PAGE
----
Referring to things in the world–that woman, her idea, she–is a central component of language. Understanding reference requires the listener to keep track of the unfolding discourse history while integrating multiple sources of information to interpret the speech stream as it unfolds in time. Pronouns are a common way to establish reference. But due to their impoverished form, to understand them listeners must relate features of the pronoun (e.g., gender, animacy) with existing representations of potential discourse referents. Successful referential processing seems to place demands on memory. In a previous study, patients with hippocampal amnesia and healthy participants listened to short stories as their eye movements were monitored. When interpreting ambiguous pronouns, healthy participants demonstrated order-of-mention effects, whereby ambiguous pronouns are interpreted as referring to the first-mentioned referent in the story. By contrast, memory-impaired patients exhibited significant disruptions in their ability to use information about which character had been mentioned first to interpret pronouns. Repetition of the most salient information is a common clinical recommendation for improving pronoun resolution and communication in individuals with memory disorders (e.g., Alzheimer’s disease) but this recommendation lacks an evidentiary basis. The present study seeks to determine whether the pronoun resolution performance of hippocampal patients can be improved, by repetition of the target referent, increasing its salience. Results indicate that patients with hippocampal damage demonstrate improved processing of pronouns following repetition of the target referent, but benefit from this repetition to a significantly smaller degree compared to healthy participants. These results provide further evidence for the role of the hippocampal-dependent memory system in language processing and point to the need for empirically tested communication interventions.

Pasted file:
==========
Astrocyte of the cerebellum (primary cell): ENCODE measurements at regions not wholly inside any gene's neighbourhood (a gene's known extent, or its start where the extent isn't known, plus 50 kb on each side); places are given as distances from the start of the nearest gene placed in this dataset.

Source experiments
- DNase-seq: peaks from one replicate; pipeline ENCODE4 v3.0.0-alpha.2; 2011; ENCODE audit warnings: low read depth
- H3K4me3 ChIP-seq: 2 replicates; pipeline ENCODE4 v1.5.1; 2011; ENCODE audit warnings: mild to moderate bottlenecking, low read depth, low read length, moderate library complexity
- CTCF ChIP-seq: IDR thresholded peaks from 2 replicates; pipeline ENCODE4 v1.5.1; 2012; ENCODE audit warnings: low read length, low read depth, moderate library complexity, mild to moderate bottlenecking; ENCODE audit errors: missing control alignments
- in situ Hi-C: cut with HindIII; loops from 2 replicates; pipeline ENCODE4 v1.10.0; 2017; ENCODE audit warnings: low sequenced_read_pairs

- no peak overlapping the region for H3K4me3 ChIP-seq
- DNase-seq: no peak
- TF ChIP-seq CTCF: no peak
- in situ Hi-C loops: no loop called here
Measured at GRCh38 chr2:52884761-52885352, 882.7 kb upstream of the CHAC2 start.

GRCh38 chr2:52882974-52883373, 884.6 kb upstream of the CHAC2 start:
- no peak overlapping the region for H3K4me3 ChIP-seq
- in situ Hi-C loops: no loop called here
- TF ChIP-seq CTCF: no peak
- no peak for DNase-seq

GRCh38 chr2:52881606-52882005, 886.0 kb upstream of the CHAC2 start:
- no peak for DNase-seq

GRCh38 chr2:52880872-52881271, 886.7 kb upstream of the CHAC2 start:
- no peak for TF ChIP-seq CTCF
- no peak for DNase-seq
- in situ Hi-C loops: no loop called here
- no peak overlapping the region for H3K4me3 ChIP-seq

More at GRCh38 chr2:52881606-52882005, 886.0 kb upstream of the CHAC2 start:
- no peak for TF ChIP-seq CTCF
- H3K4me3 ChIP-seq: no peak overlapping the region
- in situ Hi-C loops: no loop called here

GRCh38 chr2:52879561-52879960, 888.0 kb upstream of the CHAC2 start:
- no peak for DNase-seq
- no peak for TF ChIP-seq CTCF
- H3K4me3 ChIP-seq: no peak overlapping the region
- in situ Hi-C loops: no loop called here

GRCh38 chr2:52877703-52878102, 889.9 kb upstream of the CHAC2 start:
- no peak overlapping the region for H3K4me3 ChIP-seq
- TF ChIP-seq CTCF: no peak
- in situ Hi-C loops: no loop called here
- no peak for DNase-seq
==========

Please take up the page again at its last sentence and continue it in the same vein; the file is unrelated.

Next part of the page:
|Original language||English (US)|
|Number of pages||14|
|Journal||Journal of Clinical and Experimental Neuropsychology|
|State||Published - Feb 7 2020|
Bibliographical noteFunding Information:
Details: This work was supported by NIDCD grant R01 DC011755 to MCD and SBS. The authors thank Sharice Clough for her help in data collection.
© 2019, © 2019 Informa UK Limited, trading as Taylor & Francis Group.
PubMed: MeSH publication types
- Journal Article
- Research Support, N.I.H., Extramural